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The pathogenesis and prevention of chronic copper, heliotrope and hepatogenous chronic copper poisoning in sheep

Noordin, Mohamed-Mustapha (1992) The pathogenesis and prevention of chronic copper, heliotrope and hepatogenous chronic copper poisoning in sheep. PhD thesis, Murdoch University.

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Abstract

This thesis describes a study undertaken to determine the efficacy and mechanism of zinc (Zn) administration in alleviating clinical signs, tissue damage and copper (Cu) accumulation in sheep fed excessive Cu and the plant Heliotropium europaeum (heliotrope) separately or in combination.

Copper and Zn were given orally in gelatine capsules on 5 days of the week. Sheep were maintained on either a diet containing a low concentration of Cu or the same diet to which heliotrope had been added to give a pyrrolizidine alkaloid content of 0.13%. Animals were observed for clinical signs of jaundice and haemoglobinuria. Tissues were collected by biopsy or after death for biochemical and morphological studies.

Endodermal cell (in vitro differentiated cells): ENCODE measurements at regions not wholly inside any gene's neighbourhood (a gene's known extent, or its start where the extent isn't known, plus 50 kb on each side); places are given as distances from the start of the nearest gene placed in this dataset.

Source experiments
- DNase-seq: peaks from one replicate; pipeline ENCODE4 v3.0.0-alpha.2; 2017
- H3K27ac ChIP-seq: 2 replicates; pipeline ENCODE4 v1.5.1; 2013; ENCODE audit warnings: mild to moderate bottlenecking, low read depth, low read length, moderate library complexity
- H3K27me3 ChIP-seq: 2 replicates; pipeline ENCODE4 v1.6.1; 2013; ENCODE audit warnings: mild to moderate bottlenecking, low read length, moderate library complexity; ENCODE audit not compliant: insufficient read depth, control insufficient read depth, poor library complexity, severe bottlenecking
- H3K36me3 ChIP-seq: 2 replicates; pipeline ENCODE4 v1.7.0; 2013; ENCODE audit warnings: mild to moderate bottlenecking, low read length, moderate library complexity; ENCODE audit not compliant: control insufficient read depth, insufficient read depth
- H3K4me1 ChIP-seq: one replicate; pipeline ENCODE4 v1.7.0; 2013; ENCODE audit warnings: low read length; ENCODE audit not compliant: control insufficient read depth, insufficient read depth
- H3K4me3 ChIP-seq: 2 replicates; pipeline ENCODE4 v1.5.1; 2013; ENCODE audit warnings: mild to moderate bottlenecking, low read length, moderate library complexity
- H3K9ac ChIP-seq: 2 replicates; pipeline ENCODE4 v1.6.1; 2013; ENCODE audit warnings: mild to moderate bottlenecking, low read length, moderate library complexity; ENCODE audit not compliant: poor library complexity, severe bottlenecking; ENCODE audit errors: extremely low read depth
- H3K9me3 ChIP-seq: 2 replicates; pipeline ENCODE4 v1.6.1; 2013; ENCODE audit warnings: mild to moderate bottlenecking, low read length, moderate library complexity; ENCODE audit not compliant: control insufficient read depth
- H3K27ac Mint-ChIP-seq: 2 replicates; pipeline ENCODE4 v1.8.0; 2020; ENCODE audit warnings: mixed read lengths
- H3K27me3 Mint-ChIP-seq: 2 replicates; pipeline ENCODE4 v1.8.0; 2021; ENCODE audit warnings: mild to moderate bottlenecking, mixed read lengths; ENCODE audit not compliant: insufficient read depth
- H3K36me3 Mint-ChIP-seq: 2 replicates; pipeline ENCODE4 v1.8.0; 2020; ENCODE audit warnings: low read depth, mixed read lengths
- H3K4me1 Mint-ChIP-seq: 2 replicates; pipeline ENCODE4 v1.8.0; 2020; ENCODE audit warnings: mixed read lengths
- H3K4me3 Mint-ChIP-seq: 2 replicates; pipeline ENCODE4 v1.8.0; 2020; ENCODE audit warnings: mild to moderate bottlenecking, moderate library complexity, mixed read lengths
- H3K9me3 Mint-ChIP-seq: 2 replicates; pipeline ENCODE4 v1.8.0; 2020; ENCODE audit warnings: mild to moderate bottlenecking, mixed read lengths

Sheep fed Cu and heliotrope separately developed changes in the liver which were typical of their respective treatments, but when Cu and heliotrope were fed in combination, much more severe clinical signs and pathological changes developed. Copper accumulation occurred in all sheep receiving Cu supplementation, however this was greater in those sheep given Cu and heliotrope together. Tissues of sheep fed heliotrope alone or in combination with Cu contained less Zn, molybdenum and metallothionein (MT), while Zn supplementation produce increased concentrations of Zn and MT in the tissues, decreased the accumulation of Cu and alleviated liver damage associated with Cu overload and the toxic effects of pyrrolizidine alkaloids. A small number of sheep given Zn developed pancreatic damage.

The role Zn in biomembrane stabilisation and MT induction is discussed in relation to its protective role against Cu overload and pyrrolizidine toxicity.

Item Type: Thesis (PhD)
Murdoch Affiliation: School of Veterinary Studies
Notes: Note to the author: If you would like to make your thesis openly available on Murdoch University Library's Research Repository, please contact: repository@murdoch.edu.au. Thank you.
Supervisor(s): Howell, John McC. and Dorling, Peter
URI: http://researchrepository.murdoch.edu.au/id/eprint/53589
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